Are Akitas High Maintenance? What You Need to Know

Akitas trace their origins back to ancient Japan, where they were originally bred for hunting large game such as bears and boars. Over time, they also became symbols of loyalty and protection. The breed faced near extinction during World War II but was revived by dedicated breeders. Today, Akitas are known for their noble and dignified demeanor.

Physical Characteristics

One of the defining features of Akitas is their large and powerful build. They have a sturdy frame, a broad head, and a strong jaw. Akitas have a dense double coat that provides insulation and protection from the elements. Their coat comes in various colors, including white, brindle, and pinto. With their imposing presence, Akitas are often mistaken for being aggressive, but their temperament tells a different story.

Temperament and Personality

Despite their strong appearance, Akitas are known for their loyalty, intelligence, and gentle nature. They are fiercely protective of their families and can be aloof with strangers. Akitas thrive in a structured and loving environment, where they receive consistent training and socialization from an early age. Proper training and socialization play a crucial role in shaping their behavior and ensuring they become well-rounded companions.

Are Akitas High Maintenance?

Now that we have a better understanding of Akitas, let’s address the question at hand: Are Akitas high maintenance? The answer is not a simple yes or no but rather a consideration of various factors that contribute to their care requirements.

Factors to Consider

When determining whether Akitas are high maintenance, it’s crucial to consider several key factors. These include exercise needs, grooming requirements, training challenges, and health concerns. Let’s explore each of these factors in detail.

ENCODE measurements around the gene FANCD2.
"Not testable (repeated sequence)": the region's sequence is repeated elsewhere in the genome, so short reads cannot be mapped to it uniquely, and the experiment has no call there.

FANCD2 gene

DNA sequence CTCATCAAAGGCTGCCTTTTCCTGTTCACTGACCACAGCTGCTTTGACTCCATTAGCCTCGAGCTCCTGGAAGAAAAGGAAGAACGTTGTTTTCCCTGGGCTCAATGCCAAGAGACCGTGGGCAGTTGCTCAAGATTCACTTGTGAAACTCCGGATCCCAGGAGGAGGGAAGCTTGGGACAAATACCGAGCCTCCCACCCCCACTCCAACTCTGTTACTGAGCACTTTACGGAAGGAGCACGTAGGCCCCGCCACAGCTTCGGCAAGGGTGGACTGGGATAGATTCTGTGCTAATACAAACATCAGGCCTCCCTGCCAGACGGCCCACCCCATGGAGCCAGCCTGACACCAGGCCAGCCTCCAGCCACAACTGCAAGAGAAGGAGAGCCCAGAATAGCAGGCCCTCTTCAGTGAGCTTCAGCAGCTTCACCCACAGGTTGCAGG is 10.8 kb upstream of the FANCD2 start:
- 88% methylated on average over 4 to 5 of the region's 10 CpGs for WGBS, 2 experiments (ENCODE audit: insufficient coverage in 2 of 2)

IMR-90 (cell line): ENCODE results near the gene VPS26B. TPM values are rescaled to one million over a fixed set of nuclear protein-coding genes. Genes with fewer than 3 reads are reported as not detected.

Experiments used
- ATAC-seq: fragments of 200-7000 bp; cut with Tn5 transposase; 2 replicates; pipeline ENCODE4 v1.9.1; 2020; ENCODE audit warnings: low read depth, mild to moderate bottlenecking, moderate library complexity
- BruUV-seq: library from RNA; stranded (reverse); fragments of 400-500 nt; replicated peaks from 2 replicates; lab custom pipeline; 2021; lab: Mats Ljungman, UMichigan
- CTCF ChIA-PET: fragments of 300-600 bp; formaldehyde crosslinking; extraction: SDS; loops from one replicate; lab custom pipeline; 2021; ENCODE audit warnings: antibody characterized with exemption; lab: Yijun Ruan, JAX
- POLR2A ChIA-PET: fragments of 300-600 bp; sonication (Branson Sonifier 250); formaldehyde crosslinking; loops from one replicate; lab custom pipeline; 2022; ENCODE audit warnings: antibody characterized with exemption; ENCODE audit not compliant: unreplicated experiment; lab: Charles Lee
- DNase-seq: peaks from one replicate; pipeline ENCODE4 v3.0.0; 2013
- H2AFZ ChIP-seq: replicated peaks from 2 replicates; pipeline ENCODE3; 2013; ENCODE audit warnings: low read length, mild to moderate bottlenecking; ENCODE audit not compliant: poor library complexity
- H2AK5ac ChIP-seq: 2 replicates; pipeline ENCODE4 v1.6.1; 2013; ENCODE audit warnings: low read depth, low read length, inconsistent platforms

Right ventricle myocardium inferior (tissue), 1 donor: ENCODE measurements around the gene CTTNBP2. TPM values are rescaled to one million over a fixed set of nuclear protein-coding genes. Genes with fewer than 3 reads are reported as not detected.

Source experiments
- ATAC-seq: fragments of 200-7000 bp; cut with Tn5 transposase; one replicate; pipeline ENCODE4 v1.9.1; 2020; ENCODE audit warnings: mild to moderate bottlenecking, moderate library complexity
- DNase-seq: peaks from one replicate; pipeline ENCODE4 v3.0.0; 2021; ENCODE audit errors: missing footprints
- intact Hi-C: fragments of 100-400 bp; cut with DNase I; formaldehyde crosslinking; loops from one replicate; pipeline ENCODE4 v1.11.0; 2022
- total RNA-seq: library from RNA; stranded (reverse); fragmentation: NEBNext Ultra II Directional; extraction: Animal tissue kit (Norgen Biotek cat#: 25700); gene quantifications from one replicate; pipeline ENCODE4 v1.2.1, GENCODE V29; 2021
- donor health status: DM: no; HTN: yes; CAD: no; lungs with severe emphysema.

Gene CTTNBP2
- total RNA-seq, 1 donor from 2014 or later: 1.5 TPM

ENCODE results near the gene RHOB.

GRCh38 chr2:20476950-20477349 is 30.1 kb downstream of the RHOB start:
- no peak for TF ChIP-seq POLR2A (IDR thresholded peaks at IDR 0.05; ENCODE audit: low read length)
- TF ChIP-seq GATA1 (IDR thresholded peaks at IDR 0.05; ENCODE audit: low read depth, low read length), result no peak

Exercise Needs

Akitas are a breed that requires regular exercise to keep them physically and mentally stimulated. They have a natural instinct to roam and explore, so providing them with ample exercise opportunities is essential. Akitas should ideally have access to a secure and spacious yard where they can run and play. Daily walks, interactive play sessions, and engaging activities such as agility or obedience training can help meet their exercise needs.

Grooming Requirements

With their thick double coat, Akitas do require regular grooming to keep their fur in good condition. They shed heavily twice a year, known as “blowing their coat,” during which extra grooming is necessary to remove loose hair. Regular brushing is recommended to prevent matting and keep their coat healthy. Additionally, Akitas may require occasional professional grooming, especially for maintaining their paw pads and hygiene.

Training Challenges

While Akitas are intelligent and quick learners, they can also be strong-willed and independent. This can pose training challenges, especially for first-time dog owners. Consistency, positive reinforcement techniques, and patience are key when training an Akita. Early socialization is crucial to help them become well-behaved and confident in various situations.

Health Concerns

Like all breeds, Akitas are prone to certain health issues that require attention and regular veterinary care. Some common health concerns in Akitas include hip dysplasia, autoimmune disorders, and certain types of cancers. It’s important to be aware of these potential health issues and work closely with a trusted veterinarian to ensure your Akita receives proper care and monitoring.

Providing Proper Exercise

To meet the exercise needs of your Akita, it’s essential to establish a routine that incorporates both physical and mental stimulation.

Daily Exercise Needs

Akitas benefit from daily exercise that includes brisk walks, interactive play sessions, and opportunities for off-leash running in a secured area. Regular exercise not only helps to keep them physically fit but also helps prevent behavioral issues that can arise from pent-up energy.

Training and Mental Stimulation